The bark is pale brown or grayish, smooth or finely fissured and flaking, armed with long straight spines, 1.2-2.5 cm singly or in pairs, often with slimy sap oozing out from cut parts. The gum is also described as a clear, gummy sap, resembling gum arabic, which exudes from wounded branches and hangs down in long strands, becoming gradually solid. It is sweet at first taste and then irritating to the throat. The leaf is trifoliate, alternate, each leaflet 5-14 x 2–6 cm, ovate with tapering or pointed tip and rounded base, untoothed or with shallow rounded teeth. Young leaves are pale green or pinkish, finely hairy while mature leaves are dark green and completely smooth. Each leaf has 4-12 pairs of side veins which are joined at the margin.
The flowers are 1.5 to 2 cm, pale green or yellowish, sweetly scented, bisexual, in short drooping unbranched clusters at the end of twigs and leaf axils. They usually appear with young leaves. The calyx is flat with small teeth. The four or five petals of 6–8 mm overlap in the bud. Many stamens have short filaments and pale brown, short style anthers. The ovary is bright green with an inconspicuous disc.
The bael fruit typically has a diameter of between 5 and 12 cm. It is globose or slightly pear-shaped with a thick, hard rind and does not split upon ripening. The woody shell is smooth and green, gray until it is fully ripe when it turns yellow. Inside are 8 to 15 or 20 sections filled with aromatic orange pulp, each section with 6 (8) to 10 (15) flattened-oblong seeds each about 1 cm long, bearing woolly hairs and each enclosed in a sac of adhesive, transparent mucilage that solidifies on drying. The exact number of seeds varies in different publications.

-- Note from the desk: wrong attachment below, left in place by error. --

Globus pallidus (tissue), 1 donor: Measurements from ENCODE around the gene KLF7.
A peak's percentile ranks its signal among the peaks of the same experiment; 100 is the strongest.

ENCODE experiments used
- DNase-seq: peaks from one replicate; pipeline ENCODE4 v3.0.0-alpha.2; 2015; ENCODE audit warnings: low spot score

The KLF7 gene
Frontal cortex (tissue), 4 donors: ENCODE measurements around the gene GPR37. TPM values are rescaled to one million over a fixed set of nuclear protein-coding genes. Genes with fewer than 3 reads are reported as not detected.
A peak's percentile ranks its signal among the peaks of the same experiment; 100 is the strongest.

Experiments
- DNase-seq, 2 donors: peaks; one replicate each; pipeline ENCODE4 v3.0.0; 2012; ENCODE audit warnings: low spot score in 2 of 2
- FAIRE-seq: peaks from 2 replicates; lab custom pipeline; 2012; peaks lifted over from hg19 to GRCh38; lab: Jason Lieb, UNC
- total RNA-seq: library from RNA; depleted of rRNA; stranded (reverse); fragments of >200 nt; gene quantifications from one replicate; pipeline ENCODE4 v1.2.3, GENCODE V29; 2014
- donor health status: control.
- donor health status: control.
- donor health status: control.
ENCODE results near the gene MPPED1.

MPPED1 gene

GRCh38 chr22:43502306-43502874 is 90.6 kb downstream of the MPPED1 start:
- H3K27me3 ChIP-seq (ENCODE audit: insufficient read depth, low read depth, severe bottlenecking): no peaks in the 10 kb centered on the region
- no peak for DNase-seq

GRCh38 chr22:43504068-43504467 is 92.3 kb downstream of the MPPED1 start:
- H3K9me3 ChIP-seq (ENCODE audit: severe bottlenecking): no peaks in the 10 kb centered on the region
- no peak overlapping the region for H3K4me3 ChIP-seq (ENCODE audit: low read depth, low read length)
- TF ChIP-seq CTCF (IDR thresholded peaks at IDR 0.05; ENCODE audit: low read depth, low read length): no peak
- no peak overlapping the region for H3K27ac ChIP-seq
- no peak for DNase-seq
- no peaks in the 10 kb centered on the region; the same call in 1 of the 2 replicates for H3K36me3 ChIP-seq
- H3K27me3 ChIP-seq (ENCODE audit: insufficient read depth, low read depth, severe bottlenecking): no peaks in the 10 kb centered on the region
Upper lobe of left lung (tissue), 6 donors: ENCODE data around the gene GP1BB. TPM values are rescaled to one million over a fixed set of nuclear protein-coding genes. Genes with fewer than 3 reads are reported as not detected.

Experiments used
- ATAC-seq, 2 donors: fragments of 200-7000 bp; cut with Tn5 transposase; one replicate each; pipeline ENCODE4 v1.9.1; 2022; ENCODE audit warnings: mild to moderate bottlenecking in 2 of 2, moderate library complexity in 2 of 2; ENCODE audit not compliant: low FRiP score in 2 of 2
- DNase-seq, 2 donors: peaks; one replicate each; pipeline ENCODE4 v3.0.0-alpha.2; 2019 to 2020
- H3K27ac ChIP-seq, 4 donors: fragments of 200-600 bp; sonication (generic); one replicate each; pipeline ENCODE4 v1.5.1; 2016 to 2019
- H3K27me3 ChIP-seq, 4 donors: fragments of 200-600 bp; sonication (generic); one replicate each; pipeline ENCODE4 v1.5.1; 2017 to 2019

The fruits can be eaten either fresh from trees or after being dried and produced into candy, toffee, pulp powder or nectar. If fresh, the juice is strained and sweetened to make a drink similar to lemonade. It can be made into sharbat or Bela pana, a beverage. Bela Pana made in Odisha has fresh cheese, milk, water, fruit pulp, sugar, crushed black pepper, and ice. Bæl pana, a drink made of the pulp with water, sugar, and citron juice, is mixed, left to stand a few hours, strained, and put on ice. One large bael fruit may yield five or six liters of sharbat. If the fruit is to be dried, it is usually sliced and sun-dried. The hard leathery slices are then immersed in water. The leaves and small shoots are eaten as salad greens.